In terms of monitoring your fly rig, we would recommend either a “full range flat response” (FRFR) monitor like the HeadRush FRFR Series or headphones/IEMs which can be fed via the terminus in your signal chain or front-of-house.

One of the key factors in a supreme fly rig is portability. When configuring your fly rig components, make sizing up your pedalboard and the associated components a priority investigation! Most pedal manufacturers create small variants of their stompboxes now for this very purpose.

Can I do everything I can with a full set-up?

Providing you configure your setup with the inclusion of a multi-channel preamp, monitoring solution and cabinet emulation, you certainly can! Whether it’s the amp, the mics used to mic your cabinet or the cabinet itself, everything in your standard backline can be replaced with solutions available on the market!

So go on, how do you make a perfect fly rig?

Step 1: Scope out what size board you need
Whether it’s super-portable for fly dates or simply a board to expand on for home use, specifying the board for your needs is imperative.

Step 2: Select your Amp Sim
For the most flexibility, we would suggest finding an amp sim or preamp with multiple outputs, an FX return and multiple channels.

Step 3: Find your Cab Sim!
Next, find a device that can model a power amp and cabinet in a compact footprint, to sculpt your final tone.

Step 4: StompBoxes Assemble!
Finally, start collecting the pedals that will be used to supplement your rig. A great starting point would be an overdrive pedal to front-load your amp sim and a reverb and/or delay pedal to sit in your FX loop.

Step 5: Power it Up
Rather than dealing with multiple power adapters, research a power brick to sit under your fly rig that will power all of your units! Cleaner and simpler.

Before you go!

Remember, we’re giving you the chance to win a Two Notes ReVolt Guitar pedal. And all you have to do is play the guitar…

JOTM Jan '23 - Freespin Returns!

Wednesday 21st December 2022 News

Welcome to the January ‘23 Jam of the Month! Pick your track, share your solo, and be in with a chance to win a SIX-MONTH MEMBERSHIP at JTC Guitar!

Just like last year, we’re letting YOU pick the backing and the winner will be chosen completely at random. Just head over to our jamtracks page and use the code JUKEBOX to get your free backing.

Here’s how it’s going to work.

What is Jam of the Month?

Every month we give away a free download with a backing track and invite players from all around the world to solo over it. This month, you choose the backing.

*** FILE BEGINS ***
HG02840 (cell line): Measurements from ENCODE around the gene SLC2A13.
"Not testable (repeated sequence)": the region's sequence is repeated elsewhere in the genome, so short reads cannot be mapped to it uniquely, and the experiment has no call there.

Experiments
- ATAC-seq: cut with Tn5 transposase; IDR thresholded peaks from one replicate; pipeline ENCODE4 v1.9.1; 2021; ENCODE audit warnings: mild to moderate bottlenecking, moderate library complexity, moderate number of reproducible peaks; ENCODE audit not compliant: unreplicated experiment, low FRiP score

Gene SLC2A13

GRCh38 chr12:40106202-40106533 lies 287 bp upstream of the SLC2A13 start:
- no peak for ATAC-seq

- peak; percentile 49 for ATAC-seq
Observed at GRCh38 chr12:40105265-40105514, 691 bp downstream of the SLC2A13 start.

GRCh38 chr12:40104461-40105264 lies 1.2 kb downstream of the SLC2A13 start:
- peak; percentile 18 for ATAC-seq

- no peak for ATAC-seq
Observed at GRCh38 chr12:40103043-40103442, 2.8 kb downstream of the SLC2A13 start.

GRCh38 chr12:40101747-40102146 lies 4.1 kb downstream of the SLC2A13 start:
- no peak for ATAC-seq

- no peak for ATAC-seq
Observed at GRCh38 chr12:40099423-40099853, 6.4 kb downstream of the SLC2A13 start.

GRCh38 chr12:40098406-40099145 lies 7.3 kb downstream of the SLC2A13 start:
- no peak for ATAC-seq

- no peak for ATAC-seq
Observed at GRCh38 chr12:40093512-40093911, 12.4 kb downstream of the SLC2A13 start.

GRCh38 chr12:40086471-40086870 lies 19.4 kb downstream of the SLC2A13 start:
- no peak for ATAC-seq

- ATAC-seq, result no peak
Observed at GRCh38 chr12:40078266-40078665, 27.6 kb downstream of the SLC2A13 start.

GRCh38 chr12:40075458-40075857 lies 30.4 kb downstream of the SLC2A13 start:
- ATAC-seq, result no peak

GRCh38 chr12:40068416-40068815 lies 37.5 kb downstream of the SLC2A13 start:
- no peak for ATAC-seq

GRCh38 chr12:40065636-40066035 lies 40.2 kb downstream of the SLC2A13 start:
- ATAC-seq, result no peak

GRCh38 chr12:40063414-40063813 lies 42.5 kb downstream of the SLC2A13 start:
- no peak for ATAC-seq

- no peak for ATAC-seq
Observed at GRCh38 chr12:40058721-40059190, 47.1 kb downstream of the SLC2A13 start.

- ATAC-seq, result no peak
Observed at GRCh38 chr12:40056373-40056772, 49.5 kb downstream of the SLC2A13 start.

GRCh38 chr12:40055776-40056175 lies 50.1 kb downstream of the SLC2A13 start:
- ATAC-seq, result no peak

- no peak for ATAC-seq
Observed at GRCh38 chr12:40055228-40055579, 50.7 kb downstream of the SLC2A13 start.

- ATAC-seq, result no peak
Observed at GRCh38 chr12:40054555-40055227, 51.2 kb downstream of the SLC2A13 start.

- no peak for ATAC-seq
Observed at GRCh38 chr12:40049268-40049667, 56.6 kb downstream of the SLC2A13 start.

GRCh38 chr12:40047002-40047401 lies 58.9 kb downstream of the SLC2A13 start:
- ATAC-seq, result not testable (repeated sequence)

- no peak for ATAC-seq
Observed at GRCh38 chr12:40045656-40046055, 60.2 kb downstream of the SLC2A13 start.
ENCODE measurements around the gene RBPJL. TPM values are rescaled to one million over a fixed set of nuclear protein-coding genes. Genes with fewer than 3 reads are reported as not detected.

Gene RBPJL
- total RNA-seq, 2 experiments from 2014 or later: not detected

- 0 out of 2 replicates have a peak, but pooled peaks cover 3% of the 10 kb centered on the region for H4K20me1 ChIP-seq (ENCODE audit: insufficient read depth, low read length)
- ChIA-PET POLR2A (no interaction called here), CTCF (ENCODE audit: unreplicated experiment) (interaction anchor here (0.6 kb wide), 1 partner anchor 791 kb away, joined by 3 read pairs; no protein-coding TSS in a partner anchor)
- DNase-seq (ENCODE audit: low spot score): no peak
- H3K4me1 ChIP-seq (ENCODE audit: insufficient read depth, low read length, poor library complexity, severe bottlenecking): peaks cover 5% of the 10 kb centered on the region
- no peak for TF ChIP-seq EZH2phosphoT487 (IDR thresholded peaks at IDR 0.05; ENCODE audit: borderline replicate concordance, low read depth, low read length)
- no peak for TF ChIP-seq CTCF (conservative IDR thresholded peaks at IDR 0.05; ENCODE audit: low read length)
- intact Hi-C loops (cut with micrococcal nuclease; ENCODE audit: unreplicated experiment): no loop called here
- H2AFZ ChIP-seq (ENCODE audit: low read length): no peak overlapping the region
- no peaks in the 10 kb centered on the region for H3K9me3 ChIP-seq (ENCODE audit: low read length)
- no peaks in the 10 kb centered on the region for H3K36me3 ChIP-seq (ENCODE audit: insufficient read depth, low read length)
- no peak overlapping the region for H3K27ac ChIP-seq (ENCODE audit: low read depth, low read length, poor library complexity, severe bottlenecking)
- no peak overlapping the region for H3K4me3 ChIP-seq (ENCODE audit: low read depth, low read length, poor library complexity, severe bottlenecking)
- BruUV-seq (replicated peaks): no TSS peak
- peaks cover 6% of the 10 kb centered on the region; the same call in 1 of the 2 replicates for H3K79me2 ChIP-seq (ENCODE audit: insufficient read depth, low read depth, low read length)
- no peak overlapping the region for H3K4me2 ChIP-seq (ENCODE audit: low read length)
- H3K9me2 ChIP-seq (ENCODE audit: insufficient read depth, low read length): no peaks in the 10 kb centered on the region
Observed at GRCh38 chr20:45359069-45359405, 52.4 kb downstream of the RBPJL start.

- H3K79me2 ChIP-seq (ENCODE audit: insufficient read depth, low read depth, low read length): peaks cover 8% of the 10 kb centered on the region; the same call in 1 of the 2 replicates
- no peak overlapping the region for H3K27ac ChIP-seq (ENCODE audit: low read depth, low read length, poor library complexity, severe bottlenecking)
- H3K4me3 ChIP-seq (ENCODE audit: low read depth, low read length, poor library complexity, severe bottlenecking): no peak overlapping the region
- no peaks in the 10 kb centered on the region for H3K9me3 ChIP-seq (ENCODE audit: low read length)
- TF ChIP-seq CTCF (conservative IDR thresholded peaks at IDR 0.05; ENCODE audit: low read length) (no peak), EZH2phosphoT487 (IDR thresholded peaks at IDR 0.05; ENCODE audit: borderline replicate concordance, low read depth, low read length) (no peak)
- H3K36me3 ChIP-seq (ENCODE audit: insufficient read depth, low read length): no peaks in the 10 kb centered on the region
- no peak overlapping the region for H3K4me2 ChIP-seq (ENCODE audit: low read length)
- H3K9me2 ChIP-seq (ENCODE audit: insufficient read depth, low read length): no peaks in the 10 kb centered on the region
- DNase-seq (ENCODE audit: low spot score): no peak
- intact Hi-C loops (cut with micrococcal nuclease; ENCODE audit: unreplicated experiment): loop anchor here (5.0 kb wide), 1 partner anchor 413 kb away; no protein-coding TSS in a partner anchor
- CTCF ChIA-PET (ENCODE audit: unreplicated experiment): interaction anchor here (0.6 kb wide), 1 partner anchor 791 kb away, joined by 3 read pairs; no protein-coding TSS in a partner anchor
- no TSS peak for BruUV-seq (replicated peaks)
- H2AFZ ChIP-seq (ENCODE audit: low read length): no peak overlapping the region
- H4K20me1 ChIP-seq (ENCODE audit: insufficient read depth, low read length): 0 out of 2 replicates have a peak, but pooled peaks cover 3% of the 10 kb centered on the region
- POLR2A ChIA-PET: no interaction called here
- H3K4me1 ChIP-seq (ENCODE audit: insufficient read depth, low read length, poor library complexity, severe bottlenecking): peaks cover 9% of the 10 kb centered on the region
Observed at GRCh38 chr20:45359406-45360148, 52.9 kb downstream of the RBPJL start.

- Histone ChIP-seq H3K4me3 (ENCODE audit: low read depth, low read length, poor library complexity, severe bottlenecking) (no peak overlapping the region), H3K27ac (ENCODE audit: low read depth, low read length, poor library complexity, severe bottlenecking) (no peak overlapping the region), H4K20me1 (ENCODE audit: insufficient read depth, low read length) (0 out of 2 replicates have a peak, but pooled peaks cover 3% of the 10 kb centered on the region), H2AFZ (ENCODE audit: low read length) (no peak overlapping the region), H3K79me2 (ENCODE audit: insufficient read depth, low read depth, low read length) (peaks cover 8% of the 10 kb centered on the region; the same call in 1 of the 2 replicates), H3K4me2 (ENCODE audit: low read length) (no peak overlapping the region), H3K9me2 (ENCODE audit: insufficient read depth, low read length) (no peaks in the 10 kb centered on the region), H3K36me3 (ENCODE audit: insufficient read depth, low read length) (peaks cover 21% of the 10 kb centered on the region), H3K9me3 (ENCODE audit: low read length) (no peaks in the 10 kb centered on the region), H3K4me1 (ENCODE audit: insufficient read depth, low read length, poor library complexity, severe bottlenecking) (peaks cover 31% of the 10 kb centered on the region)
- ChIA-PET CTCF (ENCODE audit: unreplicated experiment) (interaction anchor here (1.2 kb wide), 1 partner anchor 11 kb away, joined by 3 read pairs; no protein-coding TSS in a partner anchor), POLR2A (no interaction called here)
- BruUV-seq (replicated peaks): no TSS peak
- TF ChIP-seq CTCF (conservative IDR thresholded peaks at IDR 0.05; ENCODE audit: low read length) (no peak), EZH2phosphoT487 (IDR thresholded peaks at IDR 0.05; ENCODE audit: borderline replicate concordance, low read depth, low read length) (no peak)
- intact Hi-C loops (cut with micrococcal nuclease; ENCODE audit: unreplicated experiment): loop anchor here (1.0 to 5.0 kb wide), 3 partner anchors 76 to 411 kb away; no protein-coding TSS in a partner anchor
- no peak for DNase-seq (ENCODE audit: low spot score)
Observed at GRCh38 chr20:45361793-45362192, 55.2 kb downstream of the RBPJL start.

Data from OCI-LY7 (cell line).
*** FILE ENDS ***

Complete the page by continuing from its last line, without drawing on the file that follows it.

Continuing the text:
JOTM is your chance to join a community of like-minded jammers. In doing so you put your name in the hat to win a six-month Premium Membership at JTC Guitar and a set of Elixir Strings.

Two runners-up will also get a set of Elixir Strings.

How do I enter?

  • Use the code JUKEBOX to download a track on us! We have well over 1000 to choose from in our guitar jamtrack store.
  • Your track will then show in the jamtracks part of your library.
  • Film yourself jamming over at least 30 seconds of the track. But if you want to go longer, feel free!
  • Share your video on the JTC Jam of the Month Facebook Group.
  • Or use #JTCJamOfTheMonth and tag @jtc_guitar on Instagram, TikTok or YouTube.

At the end of January 2023, we will pick a winner at random. For every take you share, you get another entry. The randomly picked winner will receive a six-month Premium Membership. Two runners-up will get strings from Elixir Strings.

What are the rules?

  • Your entry has to be a NEW take recorded for JOTM Jan 23
  • It has to be with a backing published by JTC Guitar either as a jam track or as part of a JTC Guitar release (e.g. Masterclasses, 20 Licks etc).
  • Everyone gets ONE free jam track from the JTC Guitar jam track store, but you can enter as many times as you like with as many JTC tracks as you like.
  • You MUST state what backing you are using
  • Each take that you share is an entry into the prize draw. 1 take = 1 entry.
  • ANYONE can give it a go. Any skill level, and it doesn’t even have to be on a guitar.
  • You must play over at least 30 seconds of your track.
  • The winner will be chosen at random in early February 2023
  • The deadline for entries is 23:59 GMT on Jan 31st 2023.

Before you go…

At the end of the month we will also highlight our favourite takes on JTC’s social media channels! So even if you don’t win the prize draw, it’s a great opportunity to show off your playing.

Jam of the Month is all about community! So please get involved and remember to comment, share, like and support one another. We hope you enjoy this freebie and we can’t wait to see all your jams!